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City council supports Municipal Accommodation Tax

City of BrantfordCity council supports Municipal Accommodation Tax

Brantford City Council has voted in favour of moving towards the implementation of a Municipal Accommodation Tax (MAT) during their regular Council meeting on Tuesday, September 26, 2023.

The City is looking to follow in the footsteps of other municipalities by putting a four per cent tax on out of town visitors when staying at hotels, Airbnb rentals and bed and breakfasts for events such as the 55+ Summer Games. The MAT will likely be implemented early 2024.

Kara Davey, Manager of Tourism, Culture and Sport, said that the tax will generate around $824,000 a year in revenue.

As required by Ontario Provincial Regulation, the resolution asks for the City to conduct a public consultation campaign, as well as for City staff to prepare a business case study that would support the development of a Municipal Services Corporation (MSC).

The MSC would operate independently with its own set of board members and would collect at least 50 per cent of the tax to be used towards supporting tourism promotion and development services.

When asked how the tax will be collected, Davey said that it will go through the Ontario Restaurant Hotel and Motel Association (ORHMA)

“They will actually set it up directly through the hotels, they provide training to staff, they set up a new tax code in their account, they also go through the booking agent such as Booking.com or Expedia and set up the tax code in those situations as well,” she said. “And then it’s on the hotel to remit (send) monthly to ORHMA, who will then collect and remit to the city, and then the city distributes it to the Municipal Services Corporation.”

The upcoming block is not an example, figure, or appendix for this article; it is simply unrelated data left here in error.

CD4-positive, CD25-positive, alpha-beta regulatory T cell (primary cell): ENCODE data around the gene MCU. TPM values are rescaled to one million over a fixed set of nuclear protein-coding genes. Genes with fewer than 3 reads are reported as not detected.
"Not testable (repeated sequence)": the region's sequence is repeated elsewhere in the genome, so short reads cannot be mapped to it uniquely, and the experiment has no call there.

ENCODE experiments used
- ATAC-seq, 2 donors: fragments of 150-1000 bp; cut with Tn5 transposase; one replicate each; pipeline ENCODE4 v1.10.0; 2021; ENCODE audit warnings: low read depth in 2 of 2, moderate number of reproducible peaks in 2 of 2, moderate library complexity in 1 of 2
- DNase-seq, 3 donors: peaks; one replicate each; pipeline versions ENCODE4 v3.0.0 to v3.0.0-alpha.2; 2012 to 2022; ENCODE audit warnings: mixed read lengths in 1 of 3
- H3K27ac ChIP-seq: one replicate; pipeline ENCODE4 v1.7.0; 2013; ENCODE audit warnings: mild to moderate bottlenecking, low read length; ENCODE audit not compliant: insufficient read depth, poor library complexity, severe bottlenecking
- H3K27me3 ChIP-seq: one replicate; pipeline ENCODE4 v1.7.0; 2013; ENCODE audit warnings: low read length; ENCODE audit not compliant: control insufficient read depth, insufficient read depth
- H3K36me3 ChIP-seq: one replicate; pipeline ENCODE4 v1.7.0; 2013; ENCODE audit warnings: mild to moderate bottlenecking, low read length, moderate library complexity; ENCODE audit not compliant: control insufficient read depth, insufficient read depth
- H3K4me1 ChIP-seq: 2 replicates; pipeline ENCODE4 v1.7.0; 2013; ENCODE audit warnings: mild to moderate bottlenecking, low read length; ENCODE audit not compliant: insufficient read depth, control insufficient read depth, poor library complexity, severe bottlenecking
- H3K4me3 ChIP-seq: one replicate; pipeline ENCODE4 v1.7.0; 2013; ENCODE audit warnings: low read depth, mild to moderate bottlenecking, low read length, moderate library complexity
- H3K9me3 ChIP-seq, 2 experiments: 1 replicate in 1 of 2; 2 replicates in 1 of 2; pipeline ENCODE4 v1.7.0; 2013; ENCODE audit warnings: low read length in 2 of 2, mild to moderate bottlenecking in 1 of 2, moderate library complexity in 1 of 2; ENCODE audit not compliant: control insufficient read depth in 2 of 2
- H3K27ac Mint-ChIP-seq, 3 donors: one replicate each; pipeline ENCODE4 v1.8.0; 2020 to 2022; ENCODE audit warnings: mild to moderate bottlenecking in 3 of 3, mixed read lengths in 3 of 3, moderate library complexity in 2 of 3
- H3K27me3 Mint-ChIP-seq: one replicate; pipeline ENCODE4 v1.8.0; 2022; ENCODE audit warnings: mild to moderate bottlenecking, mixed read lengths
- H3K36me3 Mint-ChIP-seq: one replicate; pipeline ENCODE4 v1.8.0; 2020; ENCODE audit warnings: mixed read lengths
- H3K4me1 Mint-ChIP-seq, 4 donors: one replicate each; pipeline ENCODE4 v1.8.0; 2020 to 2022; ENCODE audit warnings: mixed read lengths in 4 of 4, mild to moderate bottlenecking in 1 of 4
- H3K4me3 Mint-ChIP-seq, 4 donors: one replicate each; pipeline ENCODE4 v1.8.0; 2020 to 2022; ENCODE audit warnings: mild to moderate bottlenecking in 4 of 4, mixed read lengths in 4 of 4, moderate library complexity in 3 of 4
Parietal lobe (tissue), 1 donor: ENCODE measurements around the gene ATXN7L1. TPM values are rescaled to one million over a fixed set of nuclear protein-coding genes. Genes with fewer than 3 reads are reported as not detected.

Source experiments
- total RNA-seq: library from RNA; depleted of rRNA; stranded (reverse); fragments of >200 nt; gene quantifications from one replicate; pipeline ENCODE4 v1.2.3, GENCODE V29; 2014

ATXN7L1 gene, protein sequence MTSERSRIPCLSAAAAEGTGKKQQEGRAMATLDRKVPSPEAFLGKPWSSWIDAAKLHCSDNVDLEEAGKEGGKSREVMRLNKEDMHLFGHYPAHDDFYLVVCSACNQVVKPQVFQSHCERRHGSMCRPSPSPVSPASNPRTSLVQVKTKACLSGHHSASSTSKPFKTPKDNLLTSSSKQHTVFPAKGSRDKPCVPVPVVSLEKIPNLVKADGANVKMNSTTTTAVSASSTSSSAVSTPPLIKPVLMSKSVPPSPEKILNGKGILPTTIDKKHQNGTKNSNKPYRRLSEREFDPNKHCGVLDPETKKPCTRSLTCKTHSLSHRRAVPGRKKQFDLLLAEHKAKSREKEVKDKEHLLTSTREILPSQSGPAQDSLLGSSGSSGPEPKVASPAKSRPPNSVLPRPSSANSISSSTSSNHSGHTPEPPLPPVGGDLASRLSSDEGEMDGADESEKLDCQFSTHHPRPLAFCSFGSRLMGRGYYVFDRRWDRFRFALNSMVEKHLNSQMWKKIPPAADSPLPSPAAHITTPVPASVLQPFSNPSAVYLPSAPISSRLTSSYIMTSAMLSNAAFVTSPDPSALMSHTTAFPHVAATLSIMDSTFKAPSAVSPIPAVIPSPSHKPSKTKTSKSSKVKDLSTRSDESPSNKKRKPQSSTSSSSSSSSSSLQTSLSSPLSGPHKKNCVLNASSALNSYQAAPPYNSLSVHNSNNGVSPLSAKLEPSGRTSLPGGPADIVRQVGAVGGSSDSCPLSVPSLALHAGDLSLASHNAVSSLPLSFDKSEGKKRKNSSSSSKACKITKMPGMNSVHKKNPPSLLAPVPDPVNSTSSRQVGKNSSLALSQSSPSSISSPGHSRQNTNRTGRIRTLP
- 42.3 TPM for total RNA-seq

While the majority of council supported the resolution, others were against the idea.

Councillor Brian Van Tilborg noted that he would rather have people come and get to enjoy themselves without an extra cost.

“I won’t be supporting this. We’ve got gas taxes, carbon taxes and battery taxes and tax on tax on tax, and people are looking for a break,” he said. “This goes against every fiber of my bones to put in another tax. …I would just like to have people come and enjoy our city without having to pay an extra tax in this municipality.”

However, Councillor Greg Martin said that this tax is similar to development charges that developers pay to cover the cost of infrastructure such as roads and water services, and that this accommodation tax will simply allow for the tourism sector to enhance tourism within the community.

“This will drive additional tourism and will hopefully drive additional revenue for the hotels,” he said. “It will give us the funds to enhance some of the events and activities that happen in our city that draw tourists in from other areas. I see this as a win for the community and win for everyone involved.”

When it came time to vote, council voted 8-3 favour of the Municipal Accommodation Tax, with councillors Mandy Samwell, Richard Carpenter and Brian Van Tilborg voting against it.

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